For the first time, the long-term outlook for the Great Barrier Reef has been downgraded from “poor” to “very poor” by the federal government’s five-year reef report.
The evidence-based report is written by the Great Barrier Reef Marine Park Authority, and reviewed and released by the federal Environment Minister.
The report said climate change is escalating and is the most significant threat to the Great Barrier Reef’s long-term outlook.
“The scientific evidence is clear: Initiatives that will halt and reverse the effects of climate change at a global level and effectively improve water quality at a regional scale are the most urgent to improve the long-term outlook,” it said.
According to the report, “without additional local, national and global action on the greatest threats, the overall outlook for the Great Barrier Reef’s ecosystem will remain very poor, with continuing consequences for its heritage values also”.
The downgraded outlook status comes after back-to-back coral bleaching events, cyclones and record-breaking warm water – particularly affecting the northern part of the reef, which had previously been considered to be pristine.
“Cumulative pressures, predominantly from climate change, combined with the time required for the recovery of key habitats, species and ecosystem processes, have caused the continued deterioration of the overall health of the Great Barrier Reef,” GBRMPA chairman Ian Poiner said.
“Even with the recent management initiatives to reduce threats and improve resilience, the overall outlook for the Great Barrier Reef is very poor.”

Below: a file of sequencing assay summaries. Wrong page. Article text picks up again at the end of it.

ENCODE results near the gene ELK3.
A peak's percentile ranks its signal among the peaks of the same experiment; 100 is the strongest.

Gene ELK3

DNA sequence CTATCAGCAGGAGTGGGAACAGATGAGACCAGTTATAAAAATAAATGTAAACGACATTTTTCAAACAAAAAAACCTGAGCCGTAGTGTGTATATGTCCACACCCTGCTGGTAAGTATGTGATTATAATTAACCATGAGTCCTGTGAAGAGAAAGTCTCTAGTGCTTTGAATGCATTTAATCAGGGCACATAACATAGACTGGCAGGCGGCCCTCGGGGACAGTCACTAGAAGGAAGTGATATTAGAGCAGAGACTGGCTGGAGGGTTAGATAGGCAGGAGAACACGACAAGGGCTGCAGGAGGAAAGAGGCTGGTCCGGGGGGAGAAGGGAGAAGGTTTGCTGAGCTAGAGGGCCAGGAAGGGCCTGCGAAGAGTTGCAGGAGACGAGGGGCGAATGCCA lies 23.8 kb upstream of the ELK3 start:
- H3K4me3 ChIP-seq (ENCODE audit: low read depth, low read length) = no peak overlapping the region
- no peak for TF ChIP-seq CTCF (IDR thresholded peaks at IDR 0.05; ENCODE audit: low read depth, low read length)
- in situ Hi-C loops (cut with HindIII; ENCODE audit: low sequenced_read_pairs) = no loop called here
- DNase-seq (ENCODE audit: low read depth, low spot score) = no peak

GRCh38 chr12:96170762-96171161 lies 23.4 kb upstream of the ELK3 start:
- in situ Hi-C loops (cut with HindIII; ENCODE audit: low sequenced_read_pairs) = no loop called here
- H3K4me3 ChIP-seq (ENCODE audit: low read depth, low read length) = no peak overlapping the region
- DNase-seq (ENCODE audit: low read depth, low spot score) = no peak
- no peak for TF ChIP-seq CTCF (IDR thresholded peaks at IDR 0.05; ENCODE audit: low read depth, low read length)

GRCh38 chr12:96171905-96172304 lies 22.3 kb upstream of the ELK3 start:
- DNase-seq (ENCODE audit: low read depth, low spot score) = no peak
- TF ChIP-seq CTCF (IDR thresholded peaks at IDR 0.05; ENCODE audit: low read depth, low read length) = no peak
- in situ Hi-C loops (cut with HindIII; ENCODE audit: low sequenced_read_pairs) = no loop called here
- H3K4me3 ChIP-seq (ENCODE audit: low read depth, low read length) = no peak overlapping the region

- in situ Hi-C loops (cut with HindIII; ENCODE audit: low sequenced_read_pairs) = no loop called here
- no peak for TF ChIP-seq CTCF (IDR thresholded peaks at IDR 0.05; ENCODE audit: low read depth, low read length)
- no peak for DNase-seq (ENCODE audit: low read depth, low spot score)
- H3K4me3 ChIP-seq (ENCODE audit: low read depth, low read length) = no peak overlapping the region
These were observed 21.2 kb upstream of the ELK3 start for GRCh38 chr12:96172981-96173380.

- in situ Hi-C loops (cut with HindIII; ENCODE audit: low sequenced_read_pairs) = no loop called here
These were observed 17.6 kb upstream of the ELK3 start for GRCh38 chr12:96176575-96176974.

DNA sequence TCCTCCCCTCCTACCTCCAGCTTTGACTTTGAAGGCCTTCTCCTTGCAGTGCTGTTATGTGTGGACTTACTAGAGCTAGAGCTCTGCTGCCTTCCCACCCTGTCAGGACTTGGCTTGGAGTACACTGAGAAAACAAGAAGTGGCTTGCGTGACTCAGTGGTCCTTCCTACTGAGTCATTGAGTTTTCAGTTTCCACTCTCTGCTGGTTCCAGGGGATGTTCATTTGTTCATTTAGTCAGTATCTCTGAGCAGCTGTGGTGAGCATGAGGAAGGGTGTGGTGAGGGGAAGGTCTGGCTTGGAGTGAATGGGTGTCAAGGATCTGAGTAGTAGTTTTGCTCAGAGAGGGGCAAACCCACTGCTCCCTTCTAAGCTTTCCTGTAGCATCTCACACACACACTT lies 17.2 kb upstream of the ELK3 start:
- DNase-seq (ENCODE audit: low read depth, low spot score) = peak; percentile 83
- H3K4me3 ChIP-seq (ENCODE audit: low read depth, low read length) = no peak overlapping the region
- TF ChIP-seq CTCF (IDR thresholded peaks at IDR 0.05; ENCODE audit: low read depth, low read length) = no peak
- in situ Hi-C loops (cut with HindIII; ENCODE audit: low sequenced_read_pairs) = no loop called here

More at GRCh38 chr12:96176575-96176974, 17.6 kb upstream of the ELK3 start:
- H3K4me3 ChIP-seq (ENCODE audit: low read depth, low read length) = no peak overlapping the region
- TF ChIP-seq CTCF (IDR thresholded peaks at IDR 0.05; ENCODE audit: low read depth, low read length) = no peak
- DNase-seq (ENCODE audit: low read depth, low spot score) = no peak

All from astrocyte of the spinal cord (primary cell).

Great Barrier Reef Marine Park Authority chief scientist Dr David Wachenfeld said everything possible should be done to create recovery windows.
“Gradual sea temperature increase and extremes, such as marine heat waves, are the most immediate threats to the reef as a whole and pose the highest risk,” he said.
“Global action on climate change is critical.”
The report said that the window of opportunity to improve the Great Barrier Reef’s long-term future was now, and strong and effective management were needed.
Sea temperature extremes caused successive mass bleaching events in 2016 and 2017, which led to unprecedented and widespread coral loss and flow on effects to fish and invertebrate communities.
“Mitigating threats like climate change and poor water quality, coupled with resilience-based management, are essential to boosting Reef health so it can recover,” Dr Wachenfeld said.
According to the report, 50 per cent of the reef has been exposed to destructive waves from six tropical cyclones since 2014.
As an example, six reefs were surveyed following Cyclone Debbie in 2017.
They showed an average of 70 per cent loss of coral cover at two metres, and 64 per cent loss at depths of five metres.
In some areas, the loss was as high as 98 per cent.
Impacts on tourism and World Heritage listing
The report said while the reef’s value as a World Heritage Area remained “intact”, its integrity is now “challenged and deteriorating”.
“Given the global scale of human-induced climate change, the size of the property is becoming a less effective buffer to broadscale and cumulative impacts,” the report said.
A condensed version of the report will be provided to the United Nations in December, so it can determine if the reef’s health has improved enough since 2014 in order to retain its cultural heritage status.
The research notes major changes to the condition of the ecosystem will have social and economic implications for regional communities, because commercial marine tourism and fishing depend heavily on a functioning, resilient ecosystem.
“As reef waters continue to heat, coral reefs will become less diverse than a decade ago, and the fishes seen while snorkelling and caught while fishing, will also change,” the report said.
“Reef-dependent users need to prepare for this change.”